TripAdvisor has suffered a data breach at its Viator tour-booking and review website.
An estimated 1.4 million Viator customers are potentially affected by the compromise, which the firm admits may have exposed payment card data.
The compromise also potentially aired the email address, password and Viator "nickname" associated with accounts. Viator only became aware of the breach after investigators looking into incidents of credit card fraud made the link that victims were also users of its site.
Viator has called in security experts to find out the extent of the breach. In the meantime it has begun notifying customers about the security problem, as a statement by the travel outfit explains.
On September 2, we were informed by our payment card service provider that unauthorized charges occurred on a number of our customers' credit cards. We have hired forensic experts, notified law enforcement and we have been working diligently and comprehensively to investigate the incident, identify how our systems may have been impacted, and secure our systems.
While our investigation is ongoing, we are in the process of notifying approximately 1.4 million Viator customers, who had some form of information potentially affected by the compromise.
In particular it has begun alerting "880,000 customers whom we currently believe may have had their payment card information (encrypted credit or debit card number, card expiration date, name, billing address and email address), and possibly their Viator account information (email address, encrypted password and Viator 'nickname') compromised". A further 560,000 customers whose Viator account information may have been affected (email address, encrypted password and Viator “nickname”) are also due to get a heads-up.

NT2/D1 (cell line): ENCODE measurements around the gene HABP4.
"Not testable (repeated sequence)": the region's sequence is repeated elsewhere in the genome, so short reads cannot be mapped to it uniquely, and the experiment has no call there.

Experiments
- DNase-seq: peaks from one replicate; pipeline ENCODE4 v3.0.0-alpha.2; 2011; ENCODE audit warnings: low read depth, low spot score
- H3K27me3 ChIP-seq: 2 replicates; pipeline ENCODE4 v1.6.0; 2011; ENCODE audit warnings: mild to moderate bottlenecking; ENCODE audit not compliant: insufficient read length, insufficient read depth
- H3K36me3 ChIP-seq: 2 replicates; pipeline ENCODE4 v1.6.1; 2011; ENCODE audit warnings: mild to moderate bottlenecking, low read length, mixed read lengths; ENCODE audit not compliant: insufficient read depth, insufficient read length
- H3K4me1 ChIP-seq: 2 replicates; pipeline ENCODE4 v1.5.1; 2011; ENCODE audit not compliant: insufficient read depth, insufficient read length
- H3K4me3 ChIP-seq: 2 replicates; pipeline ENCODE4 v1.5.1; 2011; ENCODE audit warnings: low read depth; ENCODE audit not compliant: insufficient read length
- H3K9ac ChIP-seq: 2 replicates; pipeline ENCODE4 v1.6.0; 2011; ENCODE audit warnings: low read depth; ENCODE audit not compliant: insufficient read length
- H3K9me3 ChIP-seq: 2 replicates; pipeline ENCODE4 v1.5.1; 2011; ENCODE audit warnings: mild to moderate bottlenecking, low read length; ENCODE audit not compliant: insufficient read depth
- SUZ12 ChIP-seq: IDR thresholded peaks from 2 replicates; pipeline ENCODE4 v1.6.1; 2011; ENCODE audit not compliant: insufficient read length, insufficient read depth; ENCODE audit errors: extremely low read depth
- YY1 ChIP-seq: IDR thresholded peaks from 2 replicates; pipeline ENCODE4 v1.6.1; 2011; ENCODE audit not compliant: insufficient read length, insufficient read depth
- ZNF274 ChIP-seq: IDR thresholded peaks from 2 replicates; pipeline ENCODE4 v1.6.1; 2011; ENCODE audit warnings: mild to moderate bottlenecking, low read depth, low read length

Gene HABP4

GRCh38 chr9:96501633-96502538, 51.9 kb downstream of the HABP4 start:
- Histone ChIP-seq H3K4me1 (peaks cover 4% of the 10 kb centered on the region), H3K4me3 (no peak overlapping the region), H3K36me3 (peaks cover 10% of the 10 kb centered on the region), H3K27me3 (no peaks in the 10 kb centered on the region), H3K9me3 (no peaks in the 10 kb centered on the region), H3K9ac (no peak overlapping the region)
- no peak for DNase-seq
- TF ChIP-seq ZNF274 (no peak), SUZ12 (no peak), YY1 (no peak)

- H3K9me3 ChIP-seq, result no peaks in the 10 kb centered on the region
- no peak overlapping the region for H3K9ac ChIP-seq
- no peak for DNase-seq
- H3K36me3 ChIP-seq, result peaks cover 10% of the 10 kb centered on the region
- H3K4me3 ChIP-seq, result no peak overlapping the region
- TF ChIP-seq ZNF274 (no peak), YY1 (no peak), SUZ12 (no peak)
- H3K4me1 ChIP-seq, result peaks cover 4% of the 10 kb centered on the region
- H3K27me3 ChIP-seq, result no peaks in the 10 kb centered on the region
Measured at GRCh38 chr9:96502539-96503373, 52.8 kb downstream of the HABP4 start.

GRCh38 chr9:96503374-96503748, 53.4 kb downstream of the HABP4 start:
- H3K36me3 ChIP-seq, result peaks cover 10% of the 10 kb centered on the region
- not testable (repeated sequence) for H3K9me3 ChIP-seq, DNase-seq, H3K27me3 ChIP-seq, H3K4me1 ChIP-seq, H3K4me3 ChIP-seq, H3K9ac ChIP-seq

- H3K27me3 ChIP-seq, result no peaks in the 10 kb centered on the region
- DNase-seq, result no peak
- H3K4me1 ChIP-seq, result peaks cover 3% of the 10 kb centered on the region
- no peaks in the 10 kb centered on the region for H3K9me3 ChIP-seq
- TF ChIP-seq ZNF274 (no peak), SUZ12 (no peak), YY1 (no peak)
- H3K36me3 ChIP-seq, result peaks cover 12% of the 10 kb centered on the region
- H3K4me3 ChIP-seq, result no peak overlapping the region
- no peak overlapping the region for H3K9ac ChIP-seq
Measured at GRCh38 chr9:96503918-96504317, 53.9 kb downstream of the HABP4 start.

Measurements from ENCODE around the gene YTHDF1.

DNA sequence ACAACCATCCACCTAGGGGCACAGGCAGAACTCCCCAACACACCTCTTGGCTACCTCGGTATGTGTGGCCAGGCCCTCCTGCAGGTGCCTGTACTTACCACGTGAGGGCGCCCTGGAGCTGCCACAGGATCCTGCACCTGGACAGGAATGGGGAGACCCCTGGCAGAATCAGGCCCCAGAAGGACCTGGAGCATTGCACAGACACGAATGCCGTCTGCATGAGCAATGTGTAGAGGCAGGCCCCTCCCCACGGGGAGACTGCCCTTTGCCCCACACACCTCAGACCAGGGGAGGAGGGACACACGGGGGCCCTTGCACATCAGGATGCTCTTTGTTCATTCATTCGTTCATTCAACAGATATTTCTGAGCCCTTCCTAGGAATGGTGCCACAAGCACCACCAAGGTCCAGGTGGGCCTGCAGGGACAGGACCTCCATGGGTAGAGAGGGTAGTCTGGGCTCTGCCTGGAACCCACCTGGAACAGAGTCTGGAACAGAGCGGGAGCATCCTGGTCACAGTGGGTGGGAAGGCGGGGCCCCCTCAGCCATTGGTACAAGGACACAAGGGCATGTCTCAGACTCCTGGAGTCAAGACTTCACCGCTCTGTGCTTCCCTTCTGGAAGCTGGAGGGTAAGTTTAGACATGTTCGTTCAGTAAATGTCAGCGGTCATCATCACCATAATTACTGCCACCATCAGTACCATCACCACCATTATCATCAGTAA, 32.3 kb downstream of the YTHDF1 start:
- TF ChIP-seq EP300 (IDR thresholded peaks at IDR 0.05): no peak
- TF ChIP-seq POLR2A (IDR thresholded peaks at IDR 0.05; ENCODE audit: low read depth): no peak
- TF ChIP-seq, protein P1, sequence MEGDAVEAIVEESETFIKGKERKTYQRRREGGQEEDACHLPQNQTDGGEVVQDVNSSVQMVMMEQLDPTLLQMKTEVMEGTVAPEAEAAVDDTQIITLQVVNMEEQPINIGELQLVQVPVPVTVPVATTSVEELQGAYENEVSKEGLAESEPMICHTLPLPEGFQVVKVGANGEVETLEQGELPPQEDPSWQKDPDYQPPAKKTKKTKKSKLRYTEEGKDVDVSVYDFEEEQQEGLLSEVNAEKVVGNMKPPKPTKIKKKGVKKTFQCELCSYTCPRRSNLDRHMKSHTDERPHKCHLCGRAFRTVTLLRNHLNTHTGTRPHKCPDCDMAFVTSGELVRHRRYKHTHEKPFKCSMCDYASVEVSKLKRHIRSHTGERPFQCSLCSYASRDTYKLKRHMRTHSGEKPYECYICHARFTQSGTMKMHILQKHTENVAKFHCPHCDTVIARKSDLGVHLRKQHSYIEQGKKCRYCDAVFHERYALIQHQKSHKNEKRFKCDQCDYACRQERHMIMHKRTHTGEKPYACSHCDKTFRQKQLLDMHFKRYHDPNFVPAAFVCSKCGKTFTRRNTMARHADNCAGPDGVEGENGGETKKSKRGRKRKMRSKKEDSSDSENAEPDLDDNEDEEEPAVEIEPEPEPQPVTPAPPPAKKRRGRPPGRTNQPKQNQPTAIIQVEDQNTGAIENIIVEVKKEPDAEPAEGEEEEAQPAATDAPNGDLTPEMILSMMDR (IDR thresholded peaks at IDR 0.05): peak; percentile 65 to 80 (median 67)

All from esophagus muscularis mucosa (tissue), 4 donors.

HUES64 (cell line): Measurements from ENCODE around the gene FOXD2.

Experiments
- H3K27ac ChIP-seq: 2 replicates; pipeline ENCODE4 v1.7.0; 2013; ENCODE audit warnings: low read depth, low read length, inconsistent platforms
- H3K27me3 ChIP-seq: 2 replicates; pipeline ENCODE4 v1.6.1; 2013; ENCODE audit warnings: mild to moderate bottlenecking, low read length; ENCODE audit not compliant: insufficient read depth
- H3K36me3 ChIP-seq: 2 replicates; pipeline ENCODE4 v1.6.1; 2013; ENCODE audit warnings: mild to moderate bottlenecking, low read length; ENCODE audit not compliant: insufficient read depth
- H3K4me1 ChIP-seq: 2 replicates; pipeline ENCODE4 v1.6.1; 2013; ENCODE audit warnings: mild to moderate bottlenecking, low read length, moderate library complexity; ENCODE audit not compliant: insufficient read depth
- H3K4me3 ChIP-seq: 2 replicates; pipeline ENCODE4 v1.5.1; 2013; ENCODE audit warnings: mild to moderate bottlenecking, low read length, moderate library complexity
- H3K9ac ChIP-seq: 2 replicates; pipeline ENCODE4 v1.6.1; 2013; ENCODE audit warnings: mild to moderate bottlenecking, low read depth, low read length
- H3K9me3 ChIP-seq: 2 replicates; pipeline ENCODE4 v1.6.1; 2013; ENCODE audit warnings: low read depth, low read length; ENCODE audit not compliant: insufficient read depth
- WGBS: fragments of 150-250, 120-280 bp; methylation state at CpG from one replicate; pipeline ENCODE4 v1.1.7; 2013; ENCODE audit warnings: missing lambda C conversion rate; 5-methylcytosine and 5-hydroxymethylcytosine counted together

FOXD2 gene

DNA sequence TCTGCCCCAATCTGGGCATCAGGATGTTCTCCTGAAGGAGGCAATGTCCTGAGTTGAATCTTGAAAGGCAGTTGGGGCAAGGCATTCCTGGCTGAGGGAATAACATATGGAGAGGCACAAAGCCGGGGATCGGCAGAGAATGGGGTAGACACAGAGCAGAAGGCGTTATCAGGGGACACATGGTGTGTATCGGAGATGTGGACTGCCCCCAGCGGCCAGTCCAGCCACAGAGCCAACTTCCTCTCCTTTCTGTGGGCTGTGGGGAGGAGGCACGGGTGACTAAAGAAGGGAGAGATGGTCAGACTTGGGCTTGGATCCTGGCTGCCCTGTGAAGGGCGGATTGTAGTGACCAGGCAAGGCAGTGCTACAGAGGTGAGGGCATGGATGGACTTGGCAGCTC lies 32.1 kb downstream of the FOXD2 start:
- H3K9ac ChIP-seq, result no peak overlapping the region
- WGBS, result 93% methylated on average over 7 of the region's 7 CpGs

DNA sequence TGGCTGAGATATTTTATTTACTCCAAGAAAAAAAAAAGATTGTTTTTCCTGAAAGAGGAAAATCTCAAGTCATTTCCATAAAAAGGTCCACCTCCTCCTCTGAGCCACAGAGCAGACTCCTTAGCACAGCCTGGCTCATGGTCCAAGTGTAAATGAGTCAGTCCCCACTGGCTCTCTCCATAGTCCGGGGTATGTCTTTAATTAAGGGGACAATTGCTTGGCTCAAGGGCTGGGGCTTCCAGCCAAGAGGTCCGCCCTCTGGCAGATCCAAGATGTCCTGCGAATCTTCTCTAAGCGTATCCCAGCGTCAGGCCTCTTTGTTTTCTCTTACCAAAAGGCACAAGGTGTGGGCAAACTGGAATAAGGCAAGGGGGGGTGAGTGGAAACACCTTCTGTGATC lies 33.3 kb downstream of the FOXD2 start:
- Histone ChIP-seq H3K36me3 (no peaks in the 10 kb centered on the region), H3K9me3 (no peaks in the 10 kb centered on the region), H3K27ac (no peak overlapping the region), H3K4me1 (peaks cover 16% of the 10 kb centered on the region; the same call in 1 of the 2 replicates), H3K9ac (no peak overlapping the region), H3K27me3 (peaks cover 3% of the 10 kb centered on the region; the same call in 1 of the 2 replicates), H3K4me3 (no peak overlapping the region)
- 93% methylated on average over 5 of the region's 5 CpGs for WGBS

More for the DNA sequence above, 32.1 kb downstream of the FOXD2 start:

Customers are urged to monitor their card activity and report any fraudulent charges to their credit card company – standard advice in such cases.
Viator (Latin for traveller) is offering free identity protection services, including credit monitoring, to its US customers.
Whodunnit and howdunnit?
The cause of the breach, much less who might be behind it, is currently undisclosed and quite possibly unknown at this stage of the ongoing investigation. How crooks decrypted "encrypted" credit or debit card numbers exposed by the breach is also unclear and the suspicion must be that this information was not as strongly protected as it ought to have been. Security experts reckon Viator's notice points towards a possible flaw in its mobile application but this remains unconfirmed.
"According to the breach reports, credit card data and other personal data was also compromised and exposed from e-commerce and mobile related applications," said Voltage Security veep, Mark Bower. "Security requirements in PCI DSS requires basic protection of card data, but meeting compliance does not protect a company from breach risks."
The public notification about the breach probably means that further card losses are unlikely, according to Malwarebytes security researcher Chris Boyd.
"Stolen data doesn’t tend to get stockpiled for too long because the people sitting on it know it’s only a matter of time before someone, somewhere notices and has the card cancelled," Boyd explained in a blog post.
"Additionally, there doesn’t appear to have been a massive file posted online yet containing data related to the compromise - while that doesn’t mean there isn’t one, it’s a slim branch of hope to hold onto as we await more information on this latest high-profile attack." ®